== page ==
10. Chocodile says:

    The only Mondo I knew in the 90s was Mondo Fruit Drink. Yuck – that stuff was gross.

    http://www.youtube.com/watch?v=unkZXEPCpso

  11. Anonymous says:

    Hey I”ve still got my issue 3 onwards, loved it -lived it @ 144bpm! From the land of STELARC – Melbourne Australia, Best wishes with the project.

    incite INSIGHT!

  12. Anonymous says:

    I was zooming along in a successful real estate career wearing a suit and tie every day to work when I discovered Mondo 2000. It was a veritable thought bomb that culminated with me getting sucked into the Internet, the New Edge and completely rebooting as a techie.

    It’s funny that as revolutionary as Wired was when it materialized, it’s seemed positively buttoned down by contrast.

    Thanks for rejiggering wonderful memories.

    Mark

  13. jhhl says:

    Tell Dirk & Sandy there’s a slice of pumpkin pie waiting for them!

    I have a big pile of old Mondo’s up in the attic – also a tape with Mr. Sirius singing I Am The Walrus and other material.

  14. Adam Stanhope says:

    I was there! Berkeley 1988 – 1994.

    What a wonderful time and place to come of age. No fun or adventure was spared.

    In 1994 I moved back to Massachusetts, and I love it here, but not a day goes by when I don’t miss the Berkeley of that moment in time.

  15. Anonymous says:

    So that explains why the issues just stopped coming!

  16. StRevAlex says:

    What an absolutely fantastic scheme. Mondo 2000 was the greatest magazine in the history of magazines. That’s not hyperbole, it’s truth!

  17. Chesterfield says:

    I was always fascinated by the smart drugs (nootropics?) articles. Ever since then, I’ve always been tempted to try to track down some Piracetam.

    I’d love to hear any anecdotes the old farts here have to offer.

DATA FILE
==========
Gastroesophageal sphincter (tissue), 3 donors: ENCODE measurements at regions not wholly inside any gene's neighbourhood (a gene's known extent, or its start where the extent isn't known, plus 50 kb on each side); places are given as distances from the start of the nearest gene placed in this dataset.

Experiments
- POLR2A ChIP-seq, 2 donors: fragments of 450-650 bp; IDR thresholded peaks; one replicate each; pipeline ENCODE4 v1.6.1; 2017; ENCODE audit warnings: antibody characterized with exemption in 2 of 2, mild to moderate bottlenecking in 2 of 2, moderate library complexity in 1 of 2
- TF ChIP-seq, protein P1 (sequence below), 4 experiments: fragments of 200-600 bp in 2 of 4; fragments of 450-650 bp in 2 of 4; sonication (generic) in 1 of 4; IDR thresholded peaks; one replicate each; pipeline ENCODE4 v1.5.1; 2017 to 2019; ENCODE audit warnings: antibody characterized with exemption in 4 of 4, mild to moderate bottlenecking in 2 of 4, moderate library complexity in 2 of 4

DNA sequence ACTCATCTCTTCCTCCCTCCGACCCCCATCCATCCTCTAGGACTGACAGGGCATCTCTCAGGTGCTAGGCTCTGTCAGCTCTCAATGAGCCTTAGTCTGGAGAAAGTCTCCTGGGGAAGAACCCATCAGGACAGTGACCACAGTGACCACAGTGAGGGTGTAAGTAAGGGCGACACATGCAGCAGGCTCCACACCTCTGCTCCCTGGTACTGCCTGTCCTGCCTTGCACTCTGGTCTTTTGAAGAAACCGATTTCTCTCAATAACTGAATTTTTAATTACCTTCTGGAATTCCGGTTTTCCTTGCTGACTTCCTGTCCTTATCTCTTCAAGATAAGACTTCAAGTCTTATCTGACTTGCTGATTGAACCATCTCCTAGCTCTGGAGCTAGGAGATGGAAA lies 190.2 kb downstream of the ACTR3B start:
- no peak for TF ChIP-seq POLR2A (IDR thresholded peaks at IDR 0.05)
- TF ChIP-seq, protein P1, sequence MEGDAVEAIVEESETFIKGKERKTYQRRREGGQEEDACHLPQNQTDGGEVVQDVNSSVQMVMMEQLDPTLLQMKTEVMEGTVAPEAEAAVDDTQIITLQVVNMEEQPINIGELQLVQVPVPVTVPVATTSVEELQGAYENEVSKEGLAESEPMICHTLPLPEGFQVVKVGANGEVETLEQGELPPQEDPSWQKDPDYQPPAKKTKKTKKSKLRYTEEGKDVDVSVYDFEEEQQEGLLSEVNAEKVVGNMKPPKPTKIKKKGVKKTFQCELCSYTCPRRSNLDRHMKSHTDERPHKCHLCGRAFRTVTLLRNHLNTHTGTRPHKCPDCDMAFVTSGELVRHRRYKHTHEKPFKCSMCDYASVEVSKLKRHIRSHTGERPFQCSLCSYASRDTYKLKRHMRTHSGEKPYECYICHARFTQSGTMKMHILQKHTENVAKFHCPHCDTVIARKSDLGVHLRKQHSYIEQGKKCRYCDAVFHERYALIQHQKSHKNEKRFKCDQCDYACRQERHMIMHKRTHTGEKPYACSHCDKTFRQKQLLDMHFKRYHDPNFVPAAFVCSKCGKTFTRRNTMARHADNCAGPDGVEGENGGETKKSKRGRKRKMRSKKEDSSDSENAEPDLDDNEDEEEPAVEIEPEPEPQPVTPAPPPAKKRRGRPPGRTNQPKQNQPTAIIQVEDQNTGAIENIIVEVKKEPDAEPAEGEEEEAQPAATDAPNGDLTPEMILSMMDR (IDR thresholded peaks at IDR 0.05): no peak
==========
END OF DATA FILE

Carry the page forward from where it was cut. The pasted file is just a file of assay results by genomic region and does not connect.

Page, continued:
• finucane says:

      Oh yeah, I tired a few bottles of Piracetam, and certainly never was as advertised. Vasopressin, on the other hand, made working late nights at the local movie theater, a bit more tolerable. What I did live on for a few years, after reading about it in Mondo2000, was Durk Pearson & Sandy Shaw’s Memory Fuel and Fast Blast. There was no ambiguity there, my brain is tickling just thinking about those days!

    • Ambiguity says:

      I used to love the magazine!

      The one thing, though:

      was always fascinated by the smart drugs (nootropics?) articles. Ever since then, I’ve always been tempted to try to track down some Piracetam.

      All that shilling for nootropics seemed a bit odd to me, and a place where advertisement and editorial got a little blurry (hey, I guess they were pretty prescient, eh?).

      Other than that minor annoyance, though, I really enjoyed the magazine.

      RU’s current podcast has had a few good episodes.

  18. Cowicide says:

    Those were crazy times and Mondo encapsulated them well for me at the time. I kind of miss all the excitement and mystery leading up to… well, now.

    I loved all the articles on neuro enhancing drugs, etc. If Mondo was here today, I bet they’d have a story on this app IQ increasing app: http://brainworkshop.sourceforge.net/

    I remember always having to have the internet and/or a dictionary handy to be able to barely decipher the heady articles. I loved it.